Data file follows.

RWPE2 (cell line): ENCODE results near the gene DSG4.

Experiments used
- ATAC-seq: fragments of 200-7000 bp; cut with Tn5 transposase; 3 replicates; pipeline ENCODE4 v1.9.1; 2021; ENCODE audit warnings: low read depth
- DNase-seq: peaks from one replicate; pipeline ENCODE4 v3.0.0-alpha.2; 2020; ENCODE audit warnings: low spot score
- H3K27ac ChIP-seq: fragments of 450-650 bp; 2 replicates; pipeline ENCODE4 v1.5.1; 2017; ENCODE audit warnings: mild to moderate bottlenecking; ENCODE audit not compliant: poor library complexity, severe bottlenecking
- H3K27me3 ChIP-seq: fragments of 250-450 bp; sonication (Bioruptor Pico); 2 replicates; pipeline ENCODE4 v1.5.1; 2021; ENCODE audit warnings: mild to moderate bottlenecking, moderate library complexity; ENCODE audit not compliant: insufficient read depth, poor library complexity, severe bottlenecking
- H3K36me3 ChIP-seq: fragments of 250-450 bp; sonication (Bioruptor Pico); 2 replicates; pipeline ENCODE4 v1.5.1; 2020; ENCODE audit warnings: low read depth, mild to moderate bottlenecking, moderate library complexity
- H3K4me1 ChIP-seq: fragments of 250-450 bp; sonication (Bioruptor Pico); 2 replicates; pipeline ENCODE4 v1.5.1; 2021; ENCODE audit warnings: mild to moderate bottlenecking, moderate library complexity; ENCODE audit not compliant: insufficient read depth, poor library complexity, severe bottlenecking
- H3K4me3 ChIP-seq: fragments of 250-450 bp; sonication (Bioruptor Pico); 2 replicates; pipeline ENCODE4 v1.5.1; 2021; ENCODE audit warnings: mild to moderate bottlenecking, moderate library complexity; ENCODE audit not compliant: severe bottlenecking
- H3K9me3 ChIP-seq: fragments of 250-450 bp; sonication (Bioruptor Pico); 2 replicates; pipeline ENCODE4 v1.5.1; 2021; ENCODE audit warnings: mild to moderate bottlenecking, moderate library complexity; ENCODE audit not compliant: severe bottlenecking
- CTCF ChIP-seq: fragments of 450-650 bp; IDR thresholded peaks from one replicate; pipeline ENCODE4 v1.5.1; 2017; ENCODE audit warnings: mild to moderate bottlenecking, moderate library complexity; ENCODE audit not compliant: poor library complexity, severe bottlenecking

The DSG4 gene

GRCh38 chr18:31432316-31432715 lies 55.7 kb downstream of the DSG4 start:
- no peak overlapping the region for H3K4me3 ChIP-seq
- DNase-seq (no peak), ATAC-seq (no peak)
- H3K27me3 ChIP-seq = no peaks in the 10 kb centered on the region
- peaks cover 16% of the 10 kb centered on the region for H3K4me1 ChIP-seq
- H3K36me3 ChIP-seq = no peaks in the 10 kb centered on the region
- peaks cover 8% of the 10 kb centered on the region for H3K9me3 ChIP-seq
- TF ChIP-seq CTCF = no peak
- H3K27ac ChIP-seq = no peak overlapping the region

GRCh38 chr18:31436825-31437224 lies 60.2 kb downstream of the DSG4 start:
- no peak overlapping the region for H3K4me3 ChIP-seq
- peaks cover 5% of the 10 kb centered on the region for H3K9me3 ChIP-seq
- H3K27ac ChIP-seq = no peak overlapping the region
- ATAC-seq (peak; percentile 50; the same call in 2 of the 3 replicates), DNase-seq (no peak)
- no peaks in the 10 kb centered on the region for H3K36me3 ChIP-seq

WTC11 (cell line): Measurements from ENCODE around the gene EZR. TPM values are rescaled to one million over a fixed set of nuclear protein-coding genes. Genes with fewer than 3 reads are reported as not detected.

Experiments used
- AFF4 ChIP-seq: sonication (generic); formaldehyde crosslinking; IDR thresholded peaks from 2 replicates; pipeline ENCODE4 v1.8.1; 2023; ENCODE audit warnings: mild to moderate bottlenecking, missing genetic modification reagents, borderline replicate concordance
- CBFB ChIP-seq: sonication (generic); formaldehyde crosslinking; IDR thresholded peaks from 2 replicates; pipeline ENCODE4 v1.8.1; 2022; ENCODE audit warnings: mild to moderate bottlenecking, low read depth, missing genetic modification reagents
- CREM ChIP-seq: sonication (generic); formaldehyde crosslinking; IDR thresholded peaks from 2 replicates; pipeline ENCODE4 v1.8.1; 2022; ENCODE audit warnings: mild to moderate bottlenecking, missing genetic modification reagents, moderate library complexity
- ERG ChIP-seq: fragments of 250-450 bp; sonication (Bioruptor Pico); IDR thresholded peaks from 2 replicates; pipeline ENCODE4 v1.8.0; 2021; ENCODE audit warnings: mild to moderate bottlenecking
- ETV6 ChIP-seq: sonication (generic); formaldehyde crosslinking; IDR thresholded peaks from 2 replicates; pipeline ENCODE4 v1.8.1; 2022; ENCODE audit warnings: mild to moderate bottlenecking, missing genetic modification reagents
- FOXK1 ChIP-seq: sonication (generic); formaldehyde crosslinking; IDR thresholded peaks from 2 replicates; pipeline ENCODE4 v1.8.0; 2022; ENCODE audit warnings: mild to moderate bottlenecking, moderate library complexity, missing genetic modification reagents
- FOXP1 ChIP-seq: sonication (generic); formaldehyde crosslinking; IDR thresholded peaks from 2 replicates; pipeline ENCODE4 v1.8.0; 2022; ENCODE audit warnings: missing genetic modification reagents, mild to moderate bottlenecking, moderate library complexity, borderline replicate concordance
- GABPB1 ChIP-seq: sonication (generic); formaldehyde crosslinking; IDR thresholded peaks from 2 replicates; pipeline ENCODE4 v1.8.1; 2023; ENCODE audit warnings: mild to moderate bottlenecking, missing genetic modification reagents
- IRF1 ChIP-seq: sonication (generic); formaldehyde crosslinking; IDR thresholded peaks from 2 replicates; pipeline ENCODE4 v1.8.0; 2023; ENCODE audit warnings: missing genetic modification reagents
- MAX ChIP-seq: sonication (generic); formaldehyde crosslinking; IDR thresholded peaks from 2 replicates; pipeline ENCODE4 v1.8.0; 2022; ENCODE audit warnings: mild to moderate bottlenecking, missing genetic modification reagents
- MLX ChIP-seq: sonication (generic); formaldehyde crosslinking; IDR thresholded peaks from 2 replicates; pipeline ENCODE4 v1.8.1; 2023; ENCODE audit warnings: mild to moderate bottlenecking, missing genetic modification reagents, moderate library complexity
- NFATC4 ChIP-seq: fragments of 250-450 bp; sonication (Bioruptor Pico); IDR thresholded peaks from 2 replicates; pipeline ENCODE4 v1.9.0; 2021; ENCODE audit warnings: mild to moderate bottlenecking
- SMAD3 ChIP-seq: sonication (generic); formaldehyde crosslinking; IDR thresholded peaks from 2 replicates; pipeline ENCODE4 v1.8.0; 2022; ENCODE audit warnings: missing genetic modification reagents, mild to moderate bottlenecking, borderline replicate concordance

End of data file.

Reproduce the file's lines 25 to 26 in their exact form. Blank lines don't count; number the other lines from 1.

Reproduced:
- H3K27ac ChIP-seq = no peak overlapping the region
- ATAC-seq (peak; percentile 50; the same call in 2 of the 3 replicates), DNase-seq (no peak)